Transcript: Karely Cardoso Human Resources Human resources specialists are responsible for recruiting, screening, interviewing and placing workers. They may also handle employee relations, payroll, benefits, and training. Human resources managers plan, direct and coordinate the administrative functions of an organization. Description Description Human resources specialists are responsible for recruiting, screening, interviewing and placing workers. They may also handle employee relations, payroll, benefits, and training. Human resources managers plan, direct and coordinate the administrative functions of an organization. Duties Duties Subtopic 1 you need good communication skills PICTURES The human resources department handles a range of different functions within an organization. The department is responsible for hiring and firing employees, training workers, maintaining interoffice relationships and interpreting employment laws. function Function TIMELINE 2018 MAP Location 2 Location 3 Location 1 Definitely collaborative and good relations should exist between HR and other Departments. HR, as you say, is responsible for a number of areas, but decisions are usually in conjunction with other functions. HR may have established policies and programs, but generally there would have been discussion and executive approval and areas like recruitment and compensation would have a great deal of functional management input whether in final selection of a candidate or job evaluation and performance management which usually impact on compensation. HR, Interactions with other departments interactions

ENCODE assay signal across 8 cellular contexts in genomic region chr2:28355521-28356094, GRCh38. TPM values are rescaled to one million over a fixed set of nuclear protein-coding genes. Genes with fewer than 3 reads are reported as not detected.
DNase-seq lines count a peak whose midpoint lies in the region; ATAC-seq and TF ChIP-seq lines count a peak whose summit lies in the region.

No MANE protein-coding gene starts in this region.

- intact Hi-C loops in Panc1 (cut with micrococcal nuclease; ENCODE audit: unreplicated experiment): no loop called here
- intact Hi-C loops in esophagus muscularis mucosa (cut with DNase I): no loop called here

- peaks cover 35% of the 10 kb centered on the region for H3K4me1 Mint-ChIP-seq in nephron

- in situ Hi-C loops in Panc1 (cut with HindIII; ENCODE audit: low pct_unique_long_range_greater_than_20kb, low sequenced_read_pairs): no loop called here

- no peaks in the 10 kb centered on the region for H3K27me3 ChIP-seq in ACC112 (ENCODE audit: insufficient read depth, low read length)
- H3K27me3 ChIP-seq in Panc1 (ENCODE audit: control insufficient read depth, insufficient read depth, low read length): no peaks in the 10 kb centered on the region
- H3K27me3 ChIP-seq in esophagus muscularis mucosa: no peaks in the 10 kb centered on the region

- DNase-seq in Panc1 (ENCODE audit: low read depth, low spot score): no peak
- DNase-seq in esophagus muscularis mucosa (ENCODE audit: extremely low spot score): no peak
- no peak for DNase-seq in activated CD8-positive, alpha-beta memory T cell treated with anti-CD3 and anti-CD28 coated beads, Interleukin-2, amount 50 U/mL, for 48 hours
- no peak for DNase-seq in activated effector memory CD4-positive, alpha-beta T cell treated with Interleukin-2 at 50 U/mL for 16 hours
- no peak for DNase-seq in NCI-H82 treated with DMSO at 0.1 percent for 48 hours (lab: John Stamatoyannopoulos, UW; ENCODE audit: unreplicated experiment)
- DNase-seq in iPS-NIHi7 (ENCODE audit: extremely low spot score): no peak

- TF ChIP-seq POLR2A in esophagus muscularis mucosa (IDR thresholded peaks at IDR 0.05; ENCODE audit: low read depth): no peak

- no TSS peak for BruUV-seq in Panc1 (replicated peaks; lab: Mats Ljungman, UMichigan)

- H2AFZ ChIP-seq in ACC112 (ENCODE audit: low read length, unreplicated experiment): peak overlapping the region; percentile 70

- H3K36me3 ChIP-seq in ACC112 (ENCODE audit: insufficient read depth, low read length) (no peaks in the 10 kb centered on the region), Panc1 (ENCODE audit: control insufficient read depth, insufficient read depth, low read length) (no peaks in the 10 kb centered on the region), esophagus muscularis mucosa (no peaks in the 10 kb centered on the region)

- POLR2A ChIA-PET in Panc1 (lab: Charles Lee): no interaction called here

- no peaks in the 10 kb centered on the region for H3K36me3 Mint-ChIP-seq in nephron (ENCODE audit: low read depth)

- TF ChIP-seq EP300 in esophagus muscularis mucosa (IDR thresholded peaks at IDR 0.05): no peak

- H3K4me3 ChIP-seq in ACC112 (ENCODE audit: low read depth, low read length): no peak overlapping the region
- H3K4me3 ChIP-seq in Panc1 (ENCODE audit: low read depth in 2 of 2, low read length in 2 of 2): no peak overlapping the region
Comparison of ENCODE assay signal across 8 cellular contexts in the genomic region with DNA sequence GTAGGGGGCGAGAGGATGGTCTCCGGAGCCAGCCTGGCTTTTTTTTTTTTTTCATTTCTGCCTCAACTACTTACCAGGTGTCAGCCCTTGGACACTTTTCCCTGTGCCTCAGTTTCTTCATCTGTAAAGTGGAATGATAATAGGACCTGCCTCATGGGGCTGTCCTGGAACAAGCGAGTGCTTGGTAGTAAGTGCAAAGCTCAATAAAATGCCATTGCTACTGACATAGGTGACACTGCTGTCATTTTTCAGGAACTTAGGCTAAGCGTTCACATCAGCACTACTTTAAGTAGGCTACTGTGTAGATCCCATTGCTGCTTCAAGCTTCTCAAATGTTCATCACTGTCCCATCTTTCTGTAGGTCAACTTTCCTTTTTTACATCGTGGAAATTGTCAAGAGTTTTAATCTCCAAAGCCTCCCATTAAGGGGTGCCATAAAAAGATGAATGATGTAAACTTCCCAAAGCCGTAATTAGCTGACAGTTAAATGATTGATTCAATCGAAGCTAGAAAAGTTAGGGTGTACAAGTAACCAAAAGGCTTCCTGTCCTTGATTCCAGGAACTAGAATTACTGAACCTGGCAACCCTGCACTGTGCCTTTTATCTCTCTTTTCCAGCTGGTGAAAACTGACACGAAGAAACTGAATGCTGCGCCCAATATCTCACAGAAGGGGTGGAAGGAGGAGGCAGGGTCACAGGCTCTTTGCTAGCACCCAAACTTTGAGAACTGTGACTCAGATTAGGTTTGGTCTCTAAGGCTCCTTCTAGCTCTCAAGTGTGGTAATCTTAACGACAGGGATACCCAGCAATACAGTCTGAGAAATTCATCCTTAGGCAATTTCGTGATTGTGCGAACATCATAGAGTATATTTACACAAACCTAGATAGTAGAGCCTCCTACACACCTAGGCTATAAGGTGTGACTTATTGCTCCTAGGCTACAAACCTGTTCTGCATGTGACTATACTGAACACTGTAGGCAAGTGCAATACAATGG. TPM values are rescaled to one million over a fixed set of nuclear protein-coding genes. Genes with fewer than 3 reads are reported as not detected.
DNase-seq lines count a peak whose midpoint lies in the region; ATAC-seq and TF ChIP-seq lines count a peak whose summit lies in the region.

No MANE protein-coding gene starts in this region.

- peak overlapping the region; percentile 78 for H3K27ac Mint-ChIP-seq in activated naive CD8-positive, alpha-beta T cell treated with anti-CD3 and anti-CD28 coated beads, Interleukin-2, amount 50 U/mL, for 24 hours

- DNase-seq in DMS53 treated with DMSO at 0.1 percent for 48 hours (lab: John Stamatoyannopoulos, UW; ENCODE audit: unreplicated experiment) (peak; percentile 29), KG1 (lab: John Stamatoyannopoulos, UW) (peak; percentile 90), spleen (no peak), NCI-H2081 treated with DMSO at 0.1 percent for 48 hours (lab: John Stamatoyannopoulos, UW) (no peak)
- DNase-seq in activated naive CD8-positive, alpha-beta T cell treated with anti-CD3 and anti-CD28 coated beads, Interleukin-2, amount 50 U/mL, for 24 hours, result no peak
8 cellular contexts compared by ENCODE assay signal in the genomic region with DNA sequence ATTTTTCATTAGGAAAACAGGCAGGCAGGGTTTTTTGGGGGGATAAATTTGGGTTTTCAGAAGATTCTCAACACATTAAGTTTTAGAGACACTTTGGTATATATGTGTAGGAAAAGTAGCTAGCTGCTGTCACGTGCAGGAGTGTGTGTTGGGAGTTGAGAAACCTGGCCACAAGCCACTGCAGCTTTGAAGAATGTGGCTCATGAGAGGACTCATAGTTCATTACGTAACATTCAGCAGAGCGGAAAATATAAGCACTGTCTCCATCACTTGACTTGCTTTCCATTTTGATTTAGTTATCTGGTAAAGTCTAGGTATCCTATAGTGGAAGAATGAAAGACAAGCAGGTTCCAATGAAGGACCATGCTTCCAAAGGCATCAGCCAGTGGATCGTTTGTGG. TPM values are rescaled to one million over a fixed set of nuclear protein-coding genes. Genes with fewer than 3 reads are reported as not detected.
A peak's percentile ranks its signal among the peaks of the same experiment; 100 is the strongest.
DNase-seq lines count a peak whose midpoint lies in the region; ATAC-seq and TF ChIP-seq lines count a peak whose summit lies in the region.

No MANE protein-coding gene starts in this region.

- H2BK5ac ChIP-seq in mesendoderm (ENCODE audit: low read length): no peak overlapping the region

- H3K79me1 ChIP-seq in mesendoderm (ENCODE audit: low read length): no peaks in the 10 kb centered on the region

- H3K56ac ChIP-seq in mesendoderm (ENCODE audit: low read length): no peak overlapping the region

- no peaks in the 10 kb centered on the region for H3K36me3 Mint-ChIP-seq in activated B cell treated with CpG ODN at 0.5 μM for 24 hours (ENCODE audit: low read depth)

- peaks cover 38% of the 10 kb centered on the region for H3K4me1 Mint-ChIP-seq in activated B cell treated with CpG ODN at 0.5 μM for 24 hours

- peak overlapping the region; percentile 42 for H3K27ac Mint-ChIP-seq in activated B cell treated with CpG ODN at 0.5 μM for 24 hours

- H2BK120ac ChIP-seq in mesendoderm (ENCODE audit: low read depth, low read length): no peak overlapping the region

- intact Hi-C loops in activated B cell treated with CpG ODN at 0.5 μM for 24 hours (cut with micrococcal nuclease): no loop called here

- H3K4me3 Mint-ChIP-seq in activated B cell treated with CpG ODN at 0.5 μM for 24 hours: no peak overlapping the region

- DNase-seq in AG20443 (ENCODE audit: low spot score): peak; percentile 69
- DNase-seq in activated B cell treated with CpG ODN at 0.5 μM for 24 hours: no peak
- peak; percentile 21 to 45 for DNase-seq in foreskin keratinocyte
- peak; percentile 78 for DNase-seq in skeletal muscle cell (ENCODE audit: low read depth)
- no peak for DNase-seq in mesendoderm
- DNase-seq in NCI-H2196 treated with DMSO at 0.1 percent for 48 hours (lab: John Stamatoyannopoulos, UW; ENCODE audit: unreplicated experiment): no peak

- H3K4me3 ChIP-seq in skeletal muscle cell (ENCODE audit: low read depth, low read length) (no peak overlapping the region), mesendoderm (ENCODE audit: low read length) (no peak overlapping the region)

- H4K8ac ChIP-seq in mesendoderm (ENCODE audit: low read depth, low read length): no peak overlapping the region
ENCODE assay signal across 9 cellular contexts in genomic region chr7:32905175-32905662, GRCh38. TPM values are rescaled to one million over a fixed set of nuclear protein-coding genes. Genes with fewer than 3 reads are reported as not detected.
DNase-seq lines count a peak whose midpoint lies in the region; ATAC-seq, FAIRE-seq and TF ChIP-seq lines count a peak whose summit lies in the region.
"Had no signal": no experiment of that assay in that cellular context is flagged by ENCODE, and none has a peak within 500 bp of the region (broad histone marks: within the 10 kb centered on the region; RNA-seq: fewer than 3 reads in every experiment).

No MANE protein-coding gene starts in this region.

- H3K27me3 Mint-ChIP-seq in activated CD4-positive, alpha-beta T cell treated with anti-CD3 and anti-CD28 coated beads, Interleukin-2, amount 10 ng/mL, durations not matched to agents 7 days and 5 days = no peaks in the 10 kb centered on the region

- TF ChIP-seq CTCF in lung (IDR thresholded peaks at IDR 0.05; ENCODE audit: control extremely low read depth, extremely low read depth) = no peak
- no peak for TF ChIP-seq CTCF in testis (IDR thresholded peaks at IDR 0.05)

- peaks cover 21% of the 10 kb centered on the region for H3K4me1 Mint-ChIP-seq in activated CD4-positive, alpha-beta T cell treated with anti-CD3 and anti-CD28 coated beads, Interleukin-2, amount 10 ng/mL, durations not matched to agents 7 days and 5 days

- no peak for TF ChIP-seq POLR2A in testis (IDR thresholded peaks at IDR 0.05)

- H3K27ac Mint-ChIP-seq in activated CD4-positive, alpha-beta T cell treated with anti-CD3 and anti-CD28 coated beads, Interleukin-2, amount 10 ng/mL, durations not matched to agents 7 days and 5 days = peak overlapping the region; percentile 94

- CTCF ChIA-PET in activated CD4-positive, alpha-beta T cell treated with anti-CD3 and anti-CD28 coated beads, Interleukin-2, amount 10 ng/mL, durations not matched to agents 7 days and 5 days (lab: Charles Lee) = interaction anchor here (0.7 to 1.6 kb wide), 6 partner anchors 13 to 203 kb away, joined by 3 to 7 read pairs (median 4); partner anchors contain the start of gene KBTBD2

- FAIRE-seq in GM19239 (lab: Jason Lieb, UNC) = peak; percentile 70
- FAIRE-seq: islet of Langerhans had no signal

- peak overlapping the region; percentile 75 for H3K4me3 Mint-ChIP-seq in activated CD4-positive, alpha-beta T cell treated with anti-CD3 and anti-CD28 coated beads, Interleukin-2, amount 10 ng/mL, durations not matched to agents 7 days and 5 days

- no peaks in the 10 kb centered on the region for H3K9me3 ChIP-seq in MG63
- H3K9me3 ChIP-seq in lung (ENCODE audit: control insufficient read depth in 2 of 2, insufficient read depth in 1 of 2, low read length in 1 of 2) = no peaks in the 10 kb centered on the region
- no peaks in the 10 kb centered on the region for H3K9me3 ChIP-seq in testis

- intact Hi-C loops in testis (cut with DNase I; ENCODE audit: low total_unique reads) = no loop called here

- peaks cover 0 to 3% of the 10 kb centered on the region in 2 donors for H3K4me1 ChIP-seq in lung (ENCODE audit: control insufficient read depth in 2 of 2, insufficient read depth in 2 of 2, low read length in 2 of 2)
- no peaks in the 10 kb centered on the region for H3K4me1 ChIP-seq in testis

Transcript: Action: The hypothalamus is involved in many functions of the autonomic nervous system, as it receives information from nearly all parts of the nervous system. As such, it is considered the link between the nervous system and the endocrine system Disease: A physical injury to the head that impacts the hypothalamus is one of the most common causes of hypothalamic disease. Location: The pituitary gland is only about 1/3 of an inch in diameter (that’s about as large as a pea) and located at the base of the brain. Hormones: Anterior Lobe Hormones: Adrenocorticotropic hormone (ACTH) Follicle-stimulating hormone (FSH) Growth hormone (GH) Luteinizing hormone (LH) Prolactin Thyroid-stimulating hormone (TSH) Posterior Lobe Hormones: Anti-diuretic hormone (ADH) Oxytocin Endocrine System Location: The thyroid gland is the biggest gland in the neck. It is situated in the anterior (front) neck below the skin and muscle layers. Hormones: The thyroid gland produces thyroxine which is a prohormone and smaller amounts of triiodothyronine, the active hormone. Target: The thyroid gland produces hormones which regulate the body’s metabolic rate as well as heart and digestive function, muscle control, brain development and bone maintenance. Pancreas Gland Action: breaking down the bone (where most of the body's calcium is stored) and causing calcium release increasing the body's ability to absorb calcium from food increasing the kidney's ability to hold on to calcium that would otherwise be lost in the urine. Disease: Hypothyroidism, Subacute thyroiditis, Toxic adenomas Adrenal glands Ovaries Target: Reproduction Action: Once the sperm are produced in the seminiferous tubules they pass into the epididymis, a long coiled tube in which sperm mature as they are conveyed along it. They are then ready to be released at ejaculation via the vas deferens. Disease:Infertility, Testicular Cancer, Cryptorchidism Location: Below the Thalamus, above the brainstem Hormone: produces releasing and inhibiting hormones, which stop and start the production of other hormones throughout the body. Target Function: It is responsible for maintaining your body’s internal balance, which is known as homeostasis Glands Pituitary Gland Pancreas gland The adrenal glands are two glands that sit on top of your kidneys that are made up of two distinct parts Location: The adrenal glands are two, triangular-shaped organs that measure about 1.5 inches in height and 3 inches in length. They are located on top of each kidney Hormone: glucocorticoids and mineralcorticoids. Pituitary Gland Location: The testes, also known as testicles or male gonads, lie behind the penis in a pouch of skin called the scrotum. Hormone: Testosterone Parathyroid glands The Endocrine System is made up of 9 major glands that help produce hormones. Location: The body has four parathyroid glands that are located just behind the thyroid gland. Hormone: Parathyroid Hormone Target: The main target organs where parathyroid hormone exerts its effects are the bones, kidneys and gut to balance calcium concentration in the blood Hypothalamus Gland Thyroid gland Location:They are oval in shape, about four centimeters long and lie on either side of the womb (uterus) against the wall of the pelvis in a region known as the ovarian fossa Hormones: oestrogen and progesterone Target: Reproduce Action:Menstrual cycle, ovulation Disease: Ovarian Cysts, Premature Ovarian Failure Adrenal Gland Testes Target:to help control your circadian (or biological) rhythm and regulate certain reproductive hormones Action: Helps control circadian rhythms Disease:Tumors Thyroid gland Target: The adrenal cortex—the outer part of the gland—produces hormones that are vital to life, such as cortisol (which helps regulate metabolism and helps your body respond to stress) and aldosterone (which helps control blood pressure). Action: But the adrenal glands contribute to your health even at times when your body isn’t under extreme stress. In fact, they release hormones that are essential for you to live. Disease: Adrenal Cancer, Parathyroid Glands Hypothalamus Pituitary Thyroid Parathyroids Adrenals Pineal Ovaries Testes Pancreas Target Function: The pituitary gland is often dubbed the “master gland” because its hormones control other parts of the endocrine system, namely the thyroid gland, adrenal glands, ovaries, and testes. Action: The pituitary gland is immensely important to the overall function of your endocrine system—and to your overall health. By working with the hypothalamus, the pituitary gland ensures that all your body’s internal processes work as they should.. Diseases: Tumors, hormonal imbalances, Pituitary Apopolexy Location: Upper Abdomen Hormone: insulin, glucagon Target: a digestive exocrine gland and a hormone-producing endocrine gland. The pineal gland was once dubbed the “third eye,” which originated for many reasons, ranging from its location deep in the center of the brain to its connection to light.